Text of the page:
There’s always a biblical warning against sexual immorality, and the Lord hates it so much he likened Israel’s sins of idolatry and rebellion against Him to sexual immorality (e.g., various verses in Ezekiel 23). In the New Testament, we are warned against sexual immorality in thirty verses.
When pondering this matter, think on this: the only time the word kiss (kissed) is used in a positive manner regarding romantic love is in Song of Solomon (where the male and female are married). Other than that, kiss is used in a friendly or family sense. There’s a reason for that. While the Bible is not explicit in its commendation or condemnation of romantic kissing outside of marriage, the Bible infers it’s not the right action. When the Bible is nebulous on a particular issue, it always contains other commandments and encouragements which will direct a person in the righteous way.
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How Can Christians Establish Good Boundaries While Growing a Romantic Relationship?
The Bible has much to say about our conduct as Christians. We belong to Jesus and, as His, we are to reflect Him to the world. It’s not an easy endeavor — abstaining from what the world throws at us in every form imaginable (social media, television, print media, billboards, even non-stop images hurled at us in most retail stores and even gas stations). We truly are aliens and strangers here (John 15:18-19; John 17:16; Hebrews 11:13-16; 1 Peter 2:11). Our conduct, while seeming prudish to unbelievers, is to be without reproach. The Lord has placed His Spirit within us as a guarantee we are His (Ephesians 1:13). We are sealed and we can call on Him for help in any and every situation (1 Corinthians 10:13).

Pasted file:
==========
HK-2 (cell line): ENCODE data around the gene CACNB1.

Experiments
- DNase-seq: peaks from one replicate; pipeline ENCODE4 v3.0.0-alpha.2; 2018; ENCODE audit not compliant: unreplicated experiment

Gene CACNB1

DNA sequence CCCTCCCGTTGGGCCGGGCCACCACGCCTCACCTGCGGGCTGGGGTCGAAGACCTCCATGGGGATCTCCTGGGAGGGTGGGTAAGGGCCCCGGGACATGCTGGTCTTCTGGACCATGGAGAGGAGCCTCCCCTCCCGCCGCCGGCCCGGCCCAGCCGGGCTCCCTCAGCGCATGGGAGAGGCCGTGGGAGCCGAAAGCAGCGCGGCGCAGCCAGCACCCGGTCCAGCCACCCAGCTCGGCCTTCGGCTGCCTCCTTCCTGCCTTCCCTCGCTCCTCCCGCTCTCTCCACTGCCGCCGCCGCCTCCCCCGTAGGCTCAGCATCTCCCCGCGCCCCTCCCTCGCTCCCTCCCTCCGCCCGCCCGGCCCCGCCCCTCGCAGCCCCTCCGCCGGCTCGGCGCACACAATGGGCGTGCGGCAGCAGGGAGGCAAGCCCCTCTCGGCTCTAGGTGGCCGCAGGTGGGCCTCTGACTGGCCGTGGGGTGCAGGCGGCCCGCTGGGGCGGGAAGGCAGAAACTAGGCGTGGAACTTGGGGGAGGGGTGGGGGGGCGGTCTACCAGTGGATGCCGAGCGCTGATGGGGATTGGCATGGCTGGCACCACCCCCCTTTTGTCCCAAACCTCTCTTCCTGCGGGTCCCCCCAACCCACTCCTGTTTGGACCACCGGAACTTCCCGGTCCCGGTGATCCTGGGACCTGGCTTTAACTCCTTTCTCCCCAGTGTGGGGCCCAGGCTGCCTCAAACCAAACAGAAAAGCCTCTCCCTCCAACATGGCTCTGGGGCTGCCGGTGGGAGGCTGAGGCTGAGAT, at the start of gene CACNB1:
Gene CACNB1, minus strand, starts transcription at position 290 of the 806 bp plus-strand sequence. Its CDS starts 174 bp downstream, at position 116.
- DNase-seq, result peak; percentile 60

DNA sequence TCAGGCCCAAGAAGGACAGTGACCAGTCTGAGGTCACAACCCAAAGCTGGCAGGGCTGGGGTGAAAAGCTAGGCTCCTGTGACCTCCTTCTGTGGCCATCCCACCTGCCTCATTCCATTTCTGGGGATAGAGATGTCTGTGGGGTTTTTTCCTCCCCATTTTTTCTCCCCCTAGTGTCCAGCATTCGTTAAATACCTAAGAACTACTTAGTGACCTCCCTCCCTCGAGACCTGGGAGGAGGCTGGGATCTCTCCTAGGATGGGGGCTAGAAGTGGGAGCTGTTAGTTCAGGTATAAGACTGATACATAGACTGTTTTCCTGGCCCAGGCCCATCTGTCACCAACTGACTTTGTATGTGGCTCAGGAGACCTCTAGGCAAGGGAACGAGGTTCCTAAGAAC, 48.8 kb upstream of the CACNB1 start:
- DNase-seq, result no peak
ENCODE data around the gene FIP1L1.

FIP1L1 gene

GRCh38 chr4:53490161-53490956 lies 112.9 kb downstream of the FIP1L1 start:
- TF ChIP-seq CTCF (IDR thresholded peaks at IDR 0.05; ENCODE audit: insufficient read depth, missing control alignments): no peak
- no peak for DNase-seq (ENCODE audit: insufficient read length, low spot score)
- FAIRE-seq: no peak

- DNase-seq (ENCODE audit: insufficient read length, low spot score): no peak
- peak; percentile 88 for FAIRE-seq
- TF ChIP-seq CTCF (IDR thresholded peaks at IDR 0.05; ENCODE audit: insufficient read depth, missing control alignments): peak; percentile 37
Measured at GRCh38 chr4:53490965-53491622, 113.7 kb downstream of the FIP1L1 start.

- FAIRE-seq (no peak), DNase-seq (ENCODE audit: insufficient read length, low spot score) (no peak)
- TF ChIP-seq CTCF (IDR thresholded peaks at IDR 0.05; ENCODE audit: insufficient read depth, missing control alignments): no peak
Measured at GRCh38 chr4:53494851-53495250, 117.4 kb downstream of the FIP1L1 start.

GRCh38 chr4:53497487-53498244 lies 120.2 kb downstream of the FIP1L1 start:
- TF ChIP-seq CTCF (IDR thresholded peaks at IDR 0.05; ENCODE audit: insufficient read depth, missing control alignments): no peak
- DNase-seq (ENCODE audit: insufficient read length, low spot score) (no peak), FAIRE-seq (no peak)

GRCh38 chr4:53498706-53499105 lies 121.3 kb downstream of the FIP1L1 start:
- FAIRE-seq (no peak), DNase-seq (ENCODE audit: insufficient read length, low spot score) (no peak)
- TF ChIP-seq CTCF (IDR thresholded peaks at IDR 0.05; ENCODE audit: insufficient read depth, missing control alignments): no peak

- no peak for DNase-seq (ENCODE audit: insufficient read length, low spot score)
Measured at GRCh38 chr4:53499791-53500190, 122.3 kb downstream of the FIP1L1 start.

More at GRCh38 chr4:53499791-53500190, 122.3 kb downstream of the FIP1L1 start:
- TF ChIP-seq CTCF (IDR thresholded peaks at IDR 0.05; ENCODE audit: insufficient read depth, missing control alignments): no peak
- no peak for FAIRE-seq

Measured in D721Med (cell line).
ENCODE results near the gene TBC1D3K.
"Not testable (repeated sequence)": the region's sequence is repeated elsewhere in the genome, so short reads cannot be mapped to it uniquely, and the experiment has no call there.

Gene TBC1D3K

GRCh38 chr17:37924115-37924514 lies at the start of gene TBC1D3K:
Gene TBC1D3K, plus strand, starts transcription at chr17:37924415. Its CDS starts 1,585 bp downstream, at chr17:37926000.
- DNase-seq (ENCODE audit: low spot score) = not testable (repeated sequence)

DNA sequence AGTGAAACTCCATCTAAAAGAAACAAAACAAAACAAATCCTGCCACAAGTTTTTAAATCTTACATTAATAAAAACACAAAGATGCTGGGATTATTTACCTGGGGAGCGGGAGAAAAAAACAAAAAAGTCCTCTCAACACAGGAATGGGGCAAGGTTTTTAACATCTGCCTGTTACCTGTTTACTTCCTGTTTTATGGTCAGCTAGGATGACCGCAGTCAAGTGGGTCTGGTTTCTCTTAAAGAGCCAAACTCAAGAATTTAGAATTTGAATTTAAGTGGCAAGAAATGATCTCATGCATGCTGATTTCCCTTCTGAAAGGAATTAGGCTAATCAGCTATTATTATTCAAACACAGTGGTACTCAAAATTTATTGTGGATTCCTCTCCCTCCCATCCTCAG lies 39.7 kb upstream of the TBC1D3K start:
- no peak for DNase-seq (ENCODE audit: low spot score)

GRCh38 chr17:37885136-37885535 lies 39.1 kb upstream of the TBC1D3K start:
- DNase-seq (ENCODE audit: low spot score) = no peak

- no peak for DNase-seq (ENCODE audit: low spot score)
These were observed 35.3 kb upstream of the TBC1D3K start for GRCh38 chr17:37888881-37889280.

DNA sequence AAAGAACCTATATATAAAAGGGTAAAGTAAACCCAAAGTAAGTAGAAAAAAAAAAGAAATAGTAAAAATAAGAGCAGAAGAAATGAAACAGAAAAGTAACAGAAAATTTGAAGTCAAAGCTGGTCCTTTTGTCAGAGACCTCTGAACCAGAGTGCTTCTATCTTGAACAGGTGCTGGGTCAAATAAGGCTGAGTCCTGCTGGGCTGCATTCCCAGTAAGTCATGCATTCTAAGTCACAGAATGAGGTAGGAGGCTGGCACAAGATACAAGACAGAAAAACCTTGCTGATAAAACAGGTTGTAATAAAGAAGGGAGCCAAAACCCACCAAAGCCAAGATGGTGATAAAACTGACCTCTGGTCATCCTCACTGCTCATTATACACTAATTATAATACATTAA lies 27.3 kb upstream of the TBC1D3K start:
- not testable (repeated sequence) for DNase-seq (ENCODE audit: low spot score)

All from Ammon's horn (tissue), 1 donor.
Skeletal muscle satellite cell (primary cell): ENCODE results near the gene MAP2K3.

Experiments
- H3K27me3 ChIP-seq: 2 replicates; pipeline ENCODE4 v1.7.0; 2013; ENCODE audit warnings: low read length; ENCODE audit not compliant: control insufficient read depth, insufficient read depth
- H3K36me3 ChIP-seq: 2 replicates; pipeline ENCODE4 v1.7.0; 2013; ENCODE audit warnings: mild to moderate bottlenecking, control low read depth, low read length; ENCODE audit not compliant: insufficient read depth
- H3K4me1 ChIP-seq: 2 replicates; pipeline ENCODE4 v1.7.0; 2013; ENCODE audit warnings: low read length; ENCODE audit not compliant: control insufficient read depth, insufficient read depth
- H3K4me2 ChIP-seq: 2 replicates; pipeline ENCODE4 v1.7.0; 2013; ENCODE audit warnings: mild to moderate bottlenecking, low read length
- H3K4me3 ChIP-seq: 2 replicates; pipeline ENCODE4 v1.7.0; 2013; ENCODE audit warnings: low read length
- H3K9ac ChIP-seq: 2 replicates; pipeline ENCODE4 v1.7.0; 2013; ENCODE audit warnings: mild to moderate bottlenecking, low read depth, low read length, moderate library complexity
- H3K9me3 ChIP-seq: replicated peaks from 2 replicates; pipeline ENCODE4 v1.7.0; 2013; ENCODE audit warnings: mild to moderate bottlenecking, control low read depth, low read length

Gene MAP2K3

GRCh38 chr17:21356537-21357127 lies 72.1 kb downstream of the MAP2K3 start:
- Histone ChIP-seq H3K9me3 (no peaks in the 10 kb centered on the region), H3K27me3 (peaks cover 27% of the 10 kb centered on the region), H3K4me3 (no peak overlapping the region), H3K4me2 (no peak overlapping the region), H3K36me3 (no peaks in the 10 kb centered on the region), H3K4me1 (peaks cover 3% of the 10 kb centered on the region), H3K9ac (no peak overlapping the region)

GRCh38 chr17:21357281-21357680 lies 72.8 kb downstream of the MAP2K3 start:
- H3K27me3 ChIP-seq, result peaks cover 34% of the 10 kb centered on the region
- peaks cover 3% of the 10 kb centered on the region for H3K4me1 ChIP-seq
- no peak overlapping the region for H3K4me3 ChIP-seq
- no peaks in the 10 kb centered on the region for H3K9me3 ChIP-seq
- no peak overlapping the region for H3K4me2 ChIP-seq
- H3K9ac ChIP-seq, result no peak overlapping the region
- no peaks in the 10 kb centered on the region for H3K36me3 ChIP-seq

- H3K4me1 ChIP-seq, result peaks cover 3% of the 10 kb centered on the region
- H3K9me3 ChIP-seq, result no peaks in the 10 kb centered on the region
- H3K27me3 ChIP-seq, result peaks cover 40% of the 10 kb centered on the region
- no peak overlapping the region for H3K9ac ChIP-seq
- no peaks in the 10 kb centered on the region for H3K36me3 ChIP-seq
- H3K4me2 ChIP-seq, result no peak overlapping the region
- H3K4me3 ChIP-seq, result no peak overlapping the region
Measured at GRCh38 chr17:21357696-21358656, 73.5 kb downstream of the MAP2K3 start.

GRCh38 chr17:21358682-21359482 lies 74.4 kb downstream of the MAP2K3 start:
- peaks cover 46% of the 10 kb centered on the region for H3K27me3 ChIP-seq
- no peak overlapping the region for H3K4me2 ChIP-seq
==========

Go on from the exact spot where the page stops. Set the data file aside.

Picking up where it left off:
That being said, a Christian doesn’t date just to date. A Christian should pray about the spouse the Lord has chosen for them, and when someone appeals to them, a series of checks and balances needs to occur. Preventative measures against temptation are of paramount importance.
- Immerse yourself in the Word. There is no greater teacher than the Holy Spirit as he guides you through God’s Word.
- Pray fervently to stay pure.
When thinking of a possible mate, ask yourself:
- Is the person a believer? (2 Corinthians 6:14)
- Does the person model godly behavior in all other parts of their life?
- Advice from the Bible and from other godly Christians should be heeded.
- Counsel from a pastor and his wife will aid a couple’s decisions
- Since we are to be above reproach, practicing self-control is a strong witness to unbelievers. Whether we are aware of it or not, people are watching us.
Living above Reproach
The world will tell us everything is acceptable. But is it indeed? God’s Word says different, and as Christians we are to stand on His Word and follow His commands to lead a holy life. “Be holy for I am holy” (1 Peter 1:16). Christians who long to be more and more like Jesus are to live lives above reproach (Colossians 1:22), avoiding the very appearance of evil (1 Thessalonians 5:22). Staying pure for our King is hard work, but one day when we stand before the Lord, we will long to hear Him say, “Well done, good and faithful servant” (Matthew 25:23). Being an excellent steward of our bodies, including how and whom we kiss, matters.
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Lisa Loraine Baker is the multiple award-winning author of Someplace to be Somebody. She writes fiction and nonfiction. In addition to writing for the Salem Web Network, Lisa serves as a Word Weavers’ mentor and is part of a critique group. She also is a member of BRRC. Lisa and her husband, Stephen, a pastor, live in a small Ohio village with their crazy cat, Lewis.